ProCon.org is a nonprofit and nonpartisan organization devoted, in part, to promoting critical thinking. They carry out this mission by providing research on more than 50 controversial issues that help students learn how to question information, evaluate opposing views, and debate important topics. There is no registration or fee required for using the website, and the topics can be viewed by category, such as education, science and technology and health and medicine, or alphabetically by topic. 

The information for most of the controversial topics begins with a general overview that explains the core question; followed by some Did you know? facts about the topic; followed by a list of points divided by pro and con; and ends with a background reading. There is also a video gallery for some of the topics with videos that are labeled pro, con, or “not clearly pro or con.” Perhaps because ProCon.org has a large audience that extends beyond teachers and students, the reading level can be challenging. It is probably most appropriate for High Intermediate and Advanced ELL learners on up.

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Street Law

Street Law is a global, nonpartisan, nonprofit organization devoted to developing classroom and community resources that educate people about law and government. The Street Law Resource Library contains a vast array of teaching activities, lesson plans, case studies, and articles that are organized according to topic, audience, and type. Within the resource library, users can find lesson plans and activity ideas to support the teaching of a wide variety of high interest topics, such as consumer rights, employment rights and workplace discrimination, civil rights, issues related to family law, and tenant rights. Whether or not you think your students are at risk of running afoul of the law, the lessons and activities in the Street Law Resource Library are worth checking out. They provide excellent opportunities to engage in meaningful dialogue and sharpen critical thinking skills, and they will help our learners avoid pitfalls when navigating a wide variety of systems.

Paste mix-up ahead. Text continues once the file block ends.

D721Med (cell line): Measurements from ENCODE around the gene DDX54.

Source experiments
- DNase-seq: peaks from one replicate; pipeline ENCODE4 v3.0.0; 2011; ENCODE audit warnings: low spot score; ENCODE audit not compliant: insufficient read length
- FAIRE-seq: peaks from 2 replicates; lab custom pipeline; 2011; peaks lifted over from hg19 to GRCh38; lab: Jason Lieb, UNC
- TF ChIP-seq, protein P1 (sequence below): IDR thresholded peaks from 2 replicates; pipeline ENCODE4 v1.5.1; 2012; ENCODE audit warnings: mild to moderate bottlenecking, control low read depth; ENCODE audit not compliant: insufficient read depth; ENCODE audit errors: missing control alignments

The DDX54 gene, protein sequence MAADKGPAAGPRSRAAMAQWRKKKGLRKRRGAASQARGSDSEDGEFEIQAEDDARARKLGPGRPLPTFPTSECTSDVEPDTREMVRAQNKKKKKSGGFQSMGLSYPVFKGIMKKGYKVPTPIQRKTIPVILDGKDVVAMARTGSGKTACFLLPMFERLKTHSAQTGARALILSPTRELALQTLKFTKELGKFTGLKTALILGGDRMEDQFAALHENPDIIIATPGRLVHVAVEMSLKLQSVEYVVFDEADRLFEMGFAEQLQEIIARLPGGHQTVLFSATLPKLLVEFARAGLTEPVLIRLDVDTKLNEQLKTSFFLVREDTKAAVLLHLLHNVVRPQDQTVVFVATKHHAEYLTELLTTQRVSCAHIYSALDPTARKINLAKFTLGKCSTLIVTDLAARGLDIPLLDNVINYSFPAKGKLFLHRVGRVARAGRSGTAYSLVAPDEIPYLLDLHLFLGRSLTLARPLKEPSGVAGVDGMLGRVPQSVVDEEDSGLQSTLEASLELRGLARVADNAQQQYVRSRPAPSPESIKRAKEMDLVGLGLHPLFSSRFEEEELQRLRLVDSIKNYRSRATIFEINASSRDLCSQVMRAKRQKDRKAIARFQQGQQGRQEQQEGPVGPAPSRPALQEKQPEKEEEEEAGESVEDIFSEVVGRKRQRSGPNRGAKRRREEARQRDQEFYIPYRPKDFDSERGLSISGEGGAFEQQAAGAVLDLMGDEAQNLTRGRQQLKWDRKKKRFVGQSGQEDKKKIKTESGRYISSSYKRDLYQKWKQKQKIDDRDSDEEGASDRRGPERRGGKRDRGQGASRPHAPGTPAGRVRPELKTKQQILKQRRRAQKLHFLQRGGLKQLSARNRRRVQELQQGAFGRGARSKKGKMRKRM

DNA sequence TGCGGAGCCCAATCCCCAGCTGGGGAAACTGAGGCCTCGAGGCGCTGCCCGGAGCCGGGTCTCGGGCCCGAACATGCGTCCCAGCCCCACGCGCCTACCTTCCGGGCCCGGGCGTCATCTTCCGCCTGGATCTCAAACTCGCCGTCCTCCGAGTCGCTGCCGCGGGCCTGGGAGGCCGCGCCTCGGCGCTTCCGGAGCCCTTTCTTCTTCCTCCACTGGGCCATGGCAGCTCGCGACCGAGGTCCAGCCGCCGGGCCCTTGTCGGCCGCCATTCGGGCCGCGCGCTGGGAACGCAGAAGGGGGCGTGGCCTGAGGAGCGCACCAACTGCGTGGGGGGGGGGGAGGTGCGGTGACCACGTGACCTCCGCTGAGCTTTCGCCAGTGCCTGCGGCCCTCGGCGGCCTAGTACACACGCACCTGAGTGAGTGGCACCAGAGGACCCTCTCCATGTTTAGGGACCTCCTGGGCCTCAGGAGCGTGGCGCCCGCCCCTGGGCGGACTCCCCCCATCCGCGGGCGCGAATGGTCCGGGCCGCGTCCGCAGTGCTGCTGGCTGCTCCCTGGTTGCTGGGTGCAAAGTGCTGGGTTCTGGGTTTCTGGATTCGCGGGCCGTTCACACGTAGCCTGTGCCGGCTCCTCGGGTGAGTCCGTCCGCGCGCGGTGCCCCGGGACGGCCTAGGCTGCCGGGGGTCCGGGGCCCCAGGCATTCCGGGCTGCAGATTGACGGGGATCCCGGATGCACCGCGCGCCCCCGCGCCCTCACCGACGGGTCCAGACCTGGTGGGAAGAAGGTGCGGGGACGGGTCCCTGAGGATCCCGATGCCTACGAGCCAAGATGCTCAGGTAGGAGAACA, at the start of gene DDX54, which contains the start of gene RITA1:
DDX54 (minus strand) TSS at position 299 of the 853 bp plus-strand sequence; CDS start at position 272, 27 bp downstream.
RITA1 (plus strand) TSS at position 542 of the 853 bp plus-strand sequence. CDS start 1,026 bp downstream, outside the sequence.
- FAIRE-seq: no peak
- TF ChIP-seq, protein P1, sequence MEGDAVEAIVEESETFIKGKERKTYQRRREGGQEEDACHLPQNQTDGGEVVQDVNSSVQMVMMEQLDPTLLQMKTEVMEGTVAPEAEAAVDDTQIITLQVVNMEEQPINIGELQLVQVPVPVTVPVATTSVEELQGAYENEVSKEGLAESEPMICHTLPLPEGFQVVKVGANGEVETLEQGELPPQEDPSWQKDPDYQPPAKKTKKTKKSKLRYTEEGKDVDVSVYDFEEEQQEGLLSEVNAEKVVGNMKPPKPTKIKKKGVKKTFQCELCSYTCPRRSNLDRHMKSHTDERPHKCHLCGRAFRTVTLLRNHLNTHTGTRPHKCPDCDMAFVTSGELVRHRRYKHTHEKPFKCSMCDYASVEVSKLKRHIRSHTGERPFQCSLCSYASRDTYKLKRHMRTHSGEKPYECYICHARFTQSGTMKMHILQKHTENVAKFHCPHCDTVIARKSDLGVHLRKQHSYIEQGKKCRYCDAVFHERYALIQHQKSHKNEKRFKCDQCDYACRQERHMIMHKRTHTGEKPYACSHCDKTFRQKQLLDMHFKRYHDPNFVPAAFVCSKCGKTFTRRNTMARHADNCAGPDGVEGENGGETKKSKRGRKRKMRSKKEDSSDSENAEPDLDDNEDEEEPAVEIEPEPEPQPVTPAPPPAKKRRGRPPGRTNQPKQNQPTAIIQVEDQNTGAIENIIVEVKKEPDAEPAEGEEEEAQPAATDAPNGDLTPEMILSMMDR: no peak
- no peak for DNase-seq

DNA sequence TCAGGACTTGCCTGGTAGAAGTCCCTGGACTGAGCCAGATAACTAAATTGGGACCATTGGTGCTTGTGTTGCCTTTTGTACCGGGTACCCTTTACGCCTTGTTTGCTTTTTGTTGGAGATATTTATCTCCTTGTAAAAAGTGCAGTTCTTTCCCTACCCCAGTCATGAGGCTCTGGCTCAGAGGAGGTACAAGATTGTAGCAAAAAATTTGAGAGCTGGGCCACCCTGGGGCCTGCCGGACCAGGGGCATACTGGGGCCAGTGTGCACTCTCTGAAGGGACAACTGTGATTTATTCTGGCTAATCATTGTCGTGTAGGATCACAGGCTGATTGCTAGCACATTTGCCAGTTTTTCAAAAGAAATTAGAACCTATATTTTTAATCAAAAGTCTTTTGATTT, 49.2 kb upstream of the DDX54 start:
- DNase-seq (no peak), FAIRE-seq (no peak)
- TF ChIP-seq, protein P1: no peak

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TeachThought

The TeachThought website has many curated resources for teaching Critical Thinking and Digital Literacy skills. Many of the resources are articles for teachers that describe best practices, new approaches, and ways to cultivate a 21st century classroom. There is also a TeachThought podcast. The website contains a great deal of content and is searchable.

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The Learning Network

This online resource was developed by the New York Times to help facilitate both teaching and learning with NYT content. It includes a huge variety of articles with question sets, photos and videos, writing prompts, and fully developed lesson plans with high quality downloadable materials. There are lessons for doing text-to-text comparisons, evaluating sources, and a variety of materials for supporting close reading. This resource is a great way to boost your learner's critical thinking skills while also exposing them to a wealth of academic language and the sort of content-rich informational texts that are required by CCRS.